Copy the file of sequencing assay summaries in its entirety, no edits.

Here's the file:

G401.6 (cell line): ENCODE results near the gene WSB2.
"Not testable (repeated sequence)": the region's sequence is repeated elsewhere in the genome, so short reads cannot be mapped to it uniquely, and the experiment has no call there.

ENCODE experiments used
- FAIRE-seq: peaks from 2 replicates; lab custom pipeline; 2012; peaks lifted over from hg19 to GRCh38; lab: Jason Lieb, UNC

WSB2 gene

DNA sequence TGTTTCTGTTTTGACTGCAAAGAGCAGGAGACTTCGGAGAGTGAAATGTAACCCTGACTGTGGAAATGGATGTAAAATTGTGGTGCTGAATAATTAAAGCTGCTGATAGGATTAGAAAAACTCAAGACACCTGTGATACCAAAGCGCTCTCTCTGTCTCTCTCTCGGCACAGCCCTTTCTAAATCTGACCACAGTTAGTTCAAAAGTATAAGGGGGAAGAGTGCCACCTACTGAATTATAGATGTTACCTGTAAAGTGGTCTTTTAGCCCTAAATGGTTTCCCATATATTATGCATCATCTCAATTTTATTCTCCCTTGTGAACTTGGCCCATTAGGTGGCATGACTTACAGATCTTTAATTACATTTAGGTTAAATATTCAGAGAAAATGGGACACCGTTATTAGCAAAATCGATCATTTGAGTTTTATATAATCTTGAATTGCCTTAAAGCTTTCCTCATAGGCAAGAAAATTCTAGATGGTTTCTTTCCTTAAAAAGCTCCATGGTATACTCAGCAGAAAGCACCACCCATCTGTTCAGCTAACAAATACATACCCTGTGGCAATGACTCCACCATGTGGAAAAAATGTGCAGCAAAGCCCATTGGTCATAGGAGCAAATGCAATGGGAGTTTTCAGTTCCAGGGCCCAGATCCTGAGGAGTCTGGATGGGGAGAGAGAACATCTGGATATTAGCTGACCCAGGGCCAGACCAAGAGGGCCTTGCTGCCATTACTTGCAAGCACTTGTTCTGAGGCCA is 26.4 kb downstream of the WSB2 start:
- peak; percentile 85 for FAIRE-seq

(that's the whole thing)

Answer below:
G401.6 (cell line): ENCODE results near the gene WSB2.
"Not testable (repeated sequence)": the region's sequence is repeated elsewhere in the genome, so short reads cannot be mapped to it uniquely, and the experiment has no call there.

ENCODE experiments used
- FAIRE-seq: peaks from 2 replicates; lab custom pipeline; 2012; peaks lifted over from hg19 to GRCh38; lab: Jason Lieb, UNC

WSB2 gene

DNA sequence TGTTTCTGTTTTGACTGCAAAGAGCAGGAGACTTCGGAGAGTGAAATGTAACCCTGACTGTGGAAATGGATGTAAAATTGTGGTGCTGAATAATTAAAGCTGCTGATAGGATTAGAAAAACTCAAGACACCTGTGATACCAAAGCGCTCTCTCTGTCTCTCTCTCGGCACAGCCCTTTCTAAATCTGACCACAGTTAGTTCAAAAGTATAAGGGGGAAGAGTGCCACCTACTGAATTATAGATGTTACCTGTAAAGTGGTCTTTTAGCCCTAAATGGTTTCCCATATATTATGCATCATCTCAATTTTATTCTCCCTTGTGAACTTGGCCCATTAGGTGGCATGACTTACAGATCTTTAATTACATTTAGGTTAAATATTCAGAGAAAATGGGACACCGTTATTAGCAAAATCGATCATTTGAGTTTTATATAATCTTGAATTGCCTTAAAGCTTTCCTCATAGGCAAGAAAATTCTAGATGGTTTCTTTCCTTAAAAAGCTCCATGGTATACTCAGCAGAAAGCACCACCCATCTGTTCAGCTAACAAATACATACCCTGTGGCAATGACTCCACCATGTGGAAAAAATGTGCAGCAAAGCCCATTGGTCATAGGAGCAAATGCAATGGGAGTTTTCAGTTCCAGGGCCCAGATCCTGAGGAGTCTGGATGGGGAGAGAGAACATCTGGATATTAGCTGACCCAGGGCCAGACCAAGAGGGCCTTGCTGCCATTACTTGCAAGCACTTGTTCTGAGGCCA is 26.4 kb downstream of the WSB2 start:
- peak; percentile 85 for FAIRE-seq